Google announced at its I/O 2016 Developer Conference that Chromebooks will soon be able to run Android apps, opening up a library of 1.5 million apps for use on the Google Chromebooks. The implications are pretty big for education, and it’s happening this year.
Chromebooks now make up over half of the devices sold for classrooms. Although they can’t do everything other devices can do, Chromebooks’ low cost and easy management make up for these deficiencies. Apple is working on combating at least one of these aspects with the management features being added to iOS for apps and users, but without modifying their pricing structure, the iPads are much too expensive. A Dell Chromebook 11 at retail is $240, and the cheapest iPad starts at $399. Chromebooks are now outselling Apple Macintosh Computers. Now, I know that selling the most is not indicative of the best product, and I wouldn’t say Chromebooks are the best product, but there are always compromises. And Chromebooks low price offset their deficiencies.
Where does Windows fit into all of this? There are low cost Windows laptops comparable to the Chromebooks, and they can run full applications. But Windows comes with a higher total cost of ownership in the form of support and management.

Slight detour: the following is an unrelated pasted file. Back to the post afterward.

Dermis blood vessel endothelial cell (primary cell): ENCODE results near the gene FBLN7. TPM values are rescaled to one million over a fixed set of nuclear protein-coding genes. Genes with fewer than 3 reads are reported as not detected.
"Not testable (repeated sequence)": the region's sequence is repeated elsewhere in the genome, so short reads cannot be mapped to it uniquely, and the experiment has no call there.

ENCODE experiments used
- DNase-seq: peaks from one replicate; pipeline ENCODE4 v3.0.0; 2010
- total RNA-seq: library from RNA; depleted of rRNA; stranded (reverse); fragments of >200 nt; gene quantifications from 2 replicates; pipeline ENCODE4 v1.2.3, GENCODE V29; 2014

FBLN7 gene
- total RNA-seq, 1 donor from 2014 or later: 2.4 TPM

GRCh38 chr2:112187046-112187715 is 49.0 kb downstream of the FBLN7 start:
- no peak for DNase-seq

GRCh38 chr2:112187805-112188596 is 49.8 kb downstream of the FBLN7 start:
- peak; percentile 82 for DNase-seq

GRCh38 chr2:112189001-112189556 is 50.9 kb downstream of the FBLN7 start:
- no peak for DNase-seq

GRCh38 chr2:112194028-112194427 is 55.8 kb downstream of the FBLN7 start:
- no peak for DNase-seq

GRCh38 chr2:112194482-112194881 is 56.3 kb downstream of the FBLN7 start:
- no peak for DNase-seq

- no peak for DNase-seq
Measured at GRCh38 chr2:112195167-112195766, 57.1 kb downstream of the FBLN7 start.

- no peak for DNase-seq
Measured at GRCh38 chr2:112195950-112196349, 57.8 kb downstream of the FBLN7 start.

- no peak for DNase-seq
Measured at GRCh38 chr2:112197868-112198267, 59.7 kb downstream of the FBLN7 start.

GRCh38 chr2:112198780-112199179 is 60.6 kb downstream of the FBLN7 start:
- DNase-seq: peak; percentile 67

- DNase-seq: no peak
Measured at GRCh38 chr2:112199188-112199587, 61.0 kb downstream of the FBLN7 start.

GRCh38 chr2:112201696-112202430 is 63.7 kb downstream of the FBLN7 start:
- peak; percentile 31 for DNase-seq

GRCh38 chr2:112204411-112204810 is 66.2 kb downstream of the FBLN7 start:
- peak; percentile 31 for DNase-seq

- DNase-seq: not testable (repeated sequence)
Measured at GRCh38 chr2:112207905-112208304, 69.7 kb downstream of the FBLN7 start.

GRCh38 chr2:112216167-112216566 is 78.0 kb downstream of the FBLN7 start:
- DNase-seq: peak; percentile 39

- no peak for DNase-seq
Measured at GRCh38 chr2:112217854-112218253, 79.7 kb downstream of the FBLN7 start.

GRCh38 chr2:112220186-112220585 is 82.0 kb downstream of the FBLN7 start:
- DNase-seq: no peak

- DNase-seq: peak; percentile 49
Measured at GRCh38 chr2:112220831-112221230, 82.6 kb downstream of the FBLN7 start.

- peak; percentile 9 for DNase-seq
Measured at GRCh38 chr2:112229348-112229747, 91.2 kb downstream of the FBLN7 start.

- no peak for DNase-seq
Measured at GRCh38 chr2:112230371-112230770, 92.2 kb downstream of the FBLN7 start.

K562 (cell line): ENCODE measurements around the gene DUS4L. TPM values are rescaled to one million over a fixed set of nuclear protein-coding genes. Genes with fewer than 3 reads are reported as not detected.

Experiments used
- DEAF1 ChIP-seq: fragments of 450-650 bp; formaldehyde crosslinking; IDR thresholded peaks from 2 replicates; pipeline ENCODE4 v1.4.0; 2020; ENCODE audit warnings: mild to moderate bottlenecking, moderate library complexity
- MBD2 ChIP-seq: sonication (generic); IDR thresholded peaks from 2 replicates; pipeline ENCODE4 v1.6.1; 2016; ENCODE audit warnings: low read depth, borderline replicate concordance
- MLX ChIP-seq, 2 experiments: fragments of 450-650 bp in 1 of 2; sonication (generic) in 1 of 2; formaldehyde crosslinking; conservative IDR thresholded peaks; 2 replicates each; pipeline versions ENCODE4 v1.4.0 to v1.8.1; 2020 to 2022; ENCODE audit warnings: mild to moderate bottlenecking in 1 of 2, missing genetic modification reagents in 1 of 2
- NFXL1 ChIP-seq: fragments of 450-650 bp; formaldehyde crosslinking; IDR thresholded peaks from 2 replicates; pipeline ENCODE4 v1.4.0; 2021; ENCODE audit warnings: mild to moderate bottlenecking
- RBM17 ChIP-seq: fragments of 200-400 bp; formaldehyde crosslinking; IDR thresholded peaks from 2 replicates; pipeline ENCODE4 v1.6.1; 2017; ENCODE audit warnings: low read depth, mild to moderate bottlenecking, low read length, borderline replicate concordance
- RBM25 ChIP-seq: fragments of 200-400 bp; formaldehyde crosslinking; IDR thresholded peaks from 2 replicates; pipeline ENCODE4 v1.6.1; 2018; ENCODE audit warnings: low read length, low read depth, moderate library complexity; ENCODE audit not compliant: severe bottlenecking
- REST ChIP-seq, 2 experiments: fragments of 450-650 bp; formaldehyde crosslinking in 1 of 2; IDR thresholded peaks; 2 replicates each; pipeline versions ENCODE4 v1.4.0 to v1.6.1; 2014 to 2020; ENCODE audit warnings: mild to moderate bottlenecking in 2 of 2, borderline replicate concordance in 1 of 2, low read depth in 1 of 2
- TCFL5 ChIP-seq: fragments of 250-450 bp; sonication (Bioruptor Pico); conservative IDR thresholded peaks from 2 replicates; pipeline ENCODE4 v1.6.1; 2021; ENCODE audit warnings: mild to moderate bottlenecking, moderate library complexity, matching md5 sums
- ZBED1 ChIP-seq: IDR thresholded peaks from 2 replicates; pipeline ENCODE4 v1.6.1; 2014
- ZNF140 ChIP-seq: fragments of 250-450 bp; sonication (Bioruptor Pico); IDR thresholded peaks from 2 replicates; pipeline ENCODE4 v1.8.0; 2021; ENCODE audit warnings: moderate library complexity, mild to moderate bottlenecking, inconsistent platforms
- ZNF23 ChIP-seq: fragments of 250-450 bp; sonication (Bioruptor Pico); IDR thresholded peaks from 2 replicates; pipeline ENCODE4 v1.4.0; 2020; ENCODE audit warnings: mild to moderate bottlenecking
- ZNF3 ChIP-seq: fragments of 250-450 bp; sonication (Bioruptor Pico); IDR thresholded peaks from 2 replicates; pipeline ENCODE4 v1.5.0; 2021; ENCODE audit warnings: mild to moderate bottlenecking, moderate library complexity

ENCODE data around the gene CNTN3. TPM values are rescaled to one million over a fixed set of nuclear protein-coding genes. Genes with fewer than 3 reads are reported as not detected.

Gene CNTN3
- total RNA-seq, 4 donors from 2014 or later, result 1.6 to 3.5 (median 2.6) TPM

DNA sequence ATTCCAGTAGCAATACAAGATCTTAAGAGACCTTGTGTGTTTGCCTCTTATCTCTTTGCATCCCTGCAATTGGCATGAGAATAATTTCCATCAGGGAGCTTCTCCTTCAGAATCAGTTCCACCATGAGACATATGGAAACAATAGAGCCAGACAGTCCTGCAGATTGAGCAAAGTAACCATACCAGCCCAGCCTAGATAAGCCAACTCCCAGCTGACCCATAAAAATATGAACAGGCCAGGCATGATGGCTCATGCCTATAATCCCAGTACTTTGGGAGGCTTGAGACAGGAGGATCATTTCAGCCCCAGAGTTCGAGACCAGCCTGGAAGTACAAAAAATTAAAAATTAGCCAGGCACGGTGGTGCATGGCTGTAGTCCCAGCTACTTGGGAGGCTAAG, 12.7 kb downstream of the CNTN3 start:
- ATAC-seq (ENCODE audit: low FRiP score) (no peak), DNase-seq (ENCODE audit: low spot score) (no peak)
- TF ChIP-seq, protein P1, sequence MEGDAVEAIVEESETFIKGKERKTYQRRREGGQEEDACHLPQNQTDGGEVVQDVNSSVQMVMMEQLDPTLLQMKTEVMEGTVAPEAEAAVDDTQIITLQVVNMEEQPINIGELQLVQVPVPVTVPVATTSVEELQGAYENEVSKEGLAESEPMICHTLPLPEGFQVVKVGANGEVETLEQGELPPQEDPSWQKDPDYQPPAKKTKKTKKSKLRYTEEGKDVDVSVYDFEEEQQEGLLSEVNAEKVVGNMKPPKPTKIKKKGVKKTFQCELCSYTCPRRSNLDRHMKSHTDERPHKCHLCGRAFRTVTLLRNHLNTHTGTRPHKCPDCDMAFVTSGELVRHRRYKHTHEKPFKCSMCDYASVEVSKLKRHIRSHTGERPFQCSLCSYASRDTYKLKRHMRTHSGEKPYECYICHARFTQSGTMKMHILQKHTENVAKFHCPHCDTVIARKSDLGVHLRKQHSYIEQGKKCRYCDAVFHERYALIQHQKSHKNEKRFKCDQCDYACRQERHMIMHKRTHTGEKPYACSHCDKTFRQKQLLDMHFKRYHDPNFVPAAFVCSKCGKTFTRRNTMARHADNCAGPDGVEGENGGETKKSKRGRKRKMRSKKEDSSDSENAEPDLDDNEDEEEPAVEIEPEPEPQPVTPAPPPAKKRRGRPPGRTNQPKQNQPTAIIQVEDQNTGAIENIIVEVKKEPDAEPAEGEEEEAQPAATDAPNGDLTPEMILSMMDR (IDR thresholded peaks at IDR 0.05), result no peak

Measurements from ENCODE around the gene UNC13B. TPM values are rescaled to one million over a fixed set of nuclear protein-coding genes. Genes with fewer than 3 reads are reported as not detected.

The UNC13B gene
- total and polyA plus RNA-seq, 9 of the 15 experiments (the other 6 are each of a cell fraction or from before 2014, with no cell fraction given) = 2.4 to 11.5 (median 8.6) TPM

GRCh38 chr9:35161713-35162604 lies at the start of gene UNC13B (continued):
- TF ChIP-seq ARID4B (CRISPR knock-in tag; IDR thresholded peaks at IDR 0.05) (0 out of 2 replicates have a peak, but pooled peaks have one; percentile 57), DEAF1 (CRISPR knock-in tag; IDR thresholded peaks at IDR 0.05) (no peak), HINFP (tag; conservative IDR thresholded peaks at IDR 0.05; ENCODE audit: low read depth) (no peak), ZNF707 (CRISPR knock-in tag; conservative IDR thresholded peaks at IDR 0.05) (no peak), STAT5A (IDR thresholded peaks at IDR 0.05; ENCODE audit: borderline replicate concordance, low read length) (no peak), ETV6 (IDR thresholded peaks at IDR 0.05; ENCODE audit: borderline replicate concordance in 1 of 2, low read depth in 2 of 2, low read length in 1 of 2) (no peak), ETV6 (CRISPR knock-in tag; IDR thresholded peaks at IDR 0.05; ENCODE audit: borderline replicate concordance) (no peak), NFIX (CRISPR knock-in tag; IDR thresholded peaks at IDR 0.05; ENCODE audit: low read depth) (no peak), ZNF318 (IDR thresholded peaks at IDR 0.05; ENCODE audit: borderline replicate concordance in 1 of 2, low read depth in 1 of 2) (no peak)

Chromebooks + Android > Chromebooks
What’s been lacking on Chromebooks is multimedia apps such as video, photo, and sound editing. Since HTML5 isn’t a good solution for working with rich multimedia, Google added Native Client (NaCL) to Chrome back in 2011. NaCL allows Chrome to download and execute actual computer code in the browser, allowing apps to have a better experience then straight HTML5. But NaCL hasn’t really taken off. Every platform needs developers, and developers won’t use a platform unless it has users, so it’s a catch-22 situation. By adding Android, the world’s most popular operating system, to Chromebooks, Google can sidestep the situation. Now students will be able to use Adobe Premiere Clip for video editing, or Adobe Photoshop Express for photos. Plus, Minecraft!
Android rolls out this summer to 3 Chromebooks, the Chromebook Pixel 2, Asus Chromebook Flip and Acer Chromebook R11, and then more models this fall. The list for the fall doesn’t currently include the venerable Acer C720, but hopefully it will be added. Google Admins will be given the ability to control the ability to install Android apps and what apps can be installed, and I’m assuming be able to handle purchasing apps. I’m pretty excited!